The Anaga mountain range is big. We knew that, but didn't realize quite how big, until we drove out to the very last village on the road, Chamorga. Even though our house is directly at the front door of Anaga, it took us well over an hour to complete the drive -- about the same time it takes to drive to the other end of Tenerife!
After having paid €5 apiece to look at a tree, we were a little wary of dropping the same amount on another "experience" in Icod de los Vinos. But I'm glad we did -- the Casa de Plátano was definitely worth the price of entry. And not just for the delicious banana they give you upon entering.
The natural symbol of Tenerife is its unmistakable Dragon Tree… or "Drago", if you're Spanish… or "Dracaena draco", if you're some kind of horticulture geek. These trees are native to the Canary Islands, and known for the red "dragon's blood" they ooze when cut. The largest example of their species can be found in Icod de los Vinos, though they're easily spotted just about everywhere on the island.
Garachico is trapped between a mountain and the Atlantic, but makes the most of its a narrow slice of land. We parked near the old harbor, where a set of natural pools welcome visitors in the summer, and went directly to the tourist office.
Located in the extreme northeast of Tenerife, the small town of Punta de Hidalgo looks out over the Atlantic, and is curiously popular with both locals and tourists.
Both the valley and the city of La Orotava are blessed with the ability to grow apparently anything. Walking through town, we marveled at the variety of plants, flowers and trees sprouting from every garden, yard, or crack in the ground. But two parks adjacent to one another bear special mention: the Jardines del Marquesado de la Quinta Roja, and the Hijuela del Botánico.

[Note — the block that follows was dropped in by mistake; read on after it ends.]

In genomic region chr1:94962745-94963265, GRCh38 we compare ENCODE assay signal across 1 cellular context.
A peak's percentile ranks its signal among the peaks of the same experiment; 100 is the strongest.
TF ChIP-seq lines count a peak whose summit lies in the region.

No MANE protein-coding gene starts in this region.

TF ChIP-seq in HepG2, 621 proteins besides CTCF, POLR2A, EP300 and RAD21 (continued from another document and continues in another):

This is the most historic and culturally significant of any city on Tenerife, and its casco antiguo, or old town, is replete in majestic palaces.
Generally, any whale-watching trip comes with a massive disclaimer: there's no guarantee that you're going to see whales. But the guys from Third Element were either recklessly confident, or the sightings between La Gomera and Tenerife are just that dependable, because they said we'd "definitely" spot some pilot whales, along with bottlenose dolphins.
A time-worn path brought us from the village of Afur, along the coastline to Taganana, and then back to Afur through the forests and hills of the Anaga natural reserve. With perfect weather, a well-marked trail, glorious coastal views, an evocative forest, the surprise kindness of strangers, and just the right amount of challenge, it was one of the best hikes we've ever done.
The history of Tenerife is tied closely to that of the entire Canary Islands. This is the largest of the seven islands in the archipelago, and has assumed the cultural and political lead throughout the years. Let's take a quick look at the most important events in Tenerife's history.
Jürgen and I are definitive city guys. We met in Boston and lived for years in Berlin, before moving to Valencia. We ride bikes, use public transport, and don't even own a car. But for whatever reason, we wanted our stay in Tenerife to be more rural, so chose a house in a small village. Las Mercedes: are you ready to entertain us?
The historic capital of the Canary Islands, San Cristóbal de La Laguna (more commonly shortened to La Laguna) is still considered to be the archipelago's cultural heart. We'd be spending a lot of time here during our 91 days on Tenerife, since our home village of Las Mercedes is just up the road, about five minutes by car.